You are here
US$940b food-waste problem has Walmart, Impossible Foods pledging to help
[MIAMI] That rotting onion in your crisper drawer is part of a US$940 billion global food-waste problem that companies up and down the supply chain are pledging to fix.
With one-third of all food produced in the world lost every year, nearly 200 major suppliers have signed on to cut food waste from their own operations in half in the next decade. Campbell Soup, Impossible Foods and Kellogg are among those that have agreed to make the changes, which also includes measuring and publishing data on their food loss.
The supplier pledge is part of the "10x20x30" initiative, which originally brought together 10 of the world's largest food retailers, such as Walmart and Tesco, to each persuade at least 20 of their priority suppliers to halve food waste by 2030. While all this food is being lost, one in nine people is undernourished, a situation that has only been exacerbated during the Covid-19 pandemic.
At the same time, lost food accounts for 8 per cent of global greenhouse gas emissions, says Champions 12.3, the coalition behind the pledge.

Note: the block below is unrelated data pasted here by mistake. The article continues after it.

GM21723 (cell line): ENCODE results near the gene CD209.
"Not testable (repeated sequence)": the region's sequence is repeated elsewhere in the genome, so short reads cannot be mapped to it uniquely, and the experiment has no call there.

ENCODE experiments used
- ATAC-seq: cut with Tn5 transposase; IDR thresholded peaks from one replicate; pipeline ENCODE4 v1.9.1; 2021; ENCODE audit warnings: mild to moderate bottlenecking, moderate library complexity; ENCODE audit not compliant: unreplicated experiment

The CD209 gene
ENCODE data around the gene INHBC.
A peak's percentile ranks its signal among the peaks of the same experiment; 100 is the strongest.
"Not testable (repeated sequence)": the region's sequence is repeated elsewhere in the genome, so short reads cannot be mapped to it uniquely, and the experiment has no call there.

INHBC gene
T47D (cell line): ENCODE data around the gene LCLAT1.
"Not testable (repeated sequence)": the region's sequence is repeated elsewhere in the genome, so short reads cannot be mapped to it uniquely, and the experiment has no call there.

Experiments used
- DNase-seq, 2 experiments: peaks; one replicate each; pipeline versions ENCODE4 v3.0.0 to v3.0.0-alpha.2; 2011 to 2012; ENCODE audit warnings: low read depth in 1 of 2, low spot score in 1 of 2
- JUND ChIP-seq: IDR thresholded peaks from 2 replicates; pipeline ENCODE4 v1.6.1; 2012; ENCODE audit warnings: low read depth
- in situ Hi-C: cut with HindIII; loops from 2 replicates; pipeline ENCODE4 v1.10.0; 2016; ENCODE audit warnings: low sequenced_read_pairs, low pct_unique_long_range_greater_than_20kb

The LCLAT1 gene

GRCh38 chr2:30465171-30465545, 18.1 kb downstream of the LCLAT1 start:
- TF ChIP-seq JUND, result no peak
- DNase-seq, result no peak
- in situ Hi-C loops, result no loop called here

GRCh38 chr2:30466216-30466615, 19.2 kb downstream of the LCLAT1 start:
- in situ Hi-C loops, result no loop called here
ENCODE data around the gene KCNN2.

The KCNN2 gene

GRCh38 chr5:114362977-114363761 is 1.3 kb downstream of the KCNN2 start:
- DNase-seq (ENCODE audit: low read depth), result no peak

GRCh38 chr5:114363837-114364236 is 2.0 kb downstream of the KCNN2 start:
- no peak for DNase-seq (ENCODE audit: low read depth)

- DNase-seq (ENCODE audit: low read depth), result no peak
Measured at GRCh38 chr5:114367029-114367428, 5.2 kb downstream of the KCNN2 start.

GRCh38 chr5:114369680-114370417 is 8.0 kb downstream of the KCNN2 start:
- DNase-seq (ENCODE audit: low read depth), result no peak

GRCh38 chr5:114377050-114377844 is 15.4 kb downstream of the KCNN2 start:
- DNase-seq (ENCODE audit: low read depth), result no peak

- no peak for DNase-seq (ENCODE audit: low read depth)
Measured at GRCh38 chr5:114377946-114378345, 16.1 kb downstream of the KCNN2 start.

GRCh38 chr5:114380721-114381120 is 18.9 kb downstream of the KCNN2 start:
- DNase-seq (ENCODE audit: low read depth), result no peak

"The challenges of climate change and the loss of nature are approaching crisis level," said Kathleen McLaughlin, chief sustainability officer at Walmart. "If we want to avoid the worst consequences, we have to take action now. If we could eliminate all food waste, what would that mean to reduce pressure on nature and to reduce emissions? It's one of the easiest levers to go after."
Walmart is working with 23 suppliers through 10x20x30, 50 per cent of which are produce suppliers, since berries go bad a lot faster than canned soup. Some of the suppliers who joined this week's pledge have already started to make changes to reduce waste, but for others, this is a newer effort, Ms McLaughlin said. At Walmart, the retailer has tried to improve its own fresh-food ordering and handling of food to result in less waste.
"If we do have excess unsold food, we built out an infrastructure to donate the edible food to charitable meals," she said. "And if the food really isn't edible at all, we donate it for the animal feeds or composting or even conversion to energy."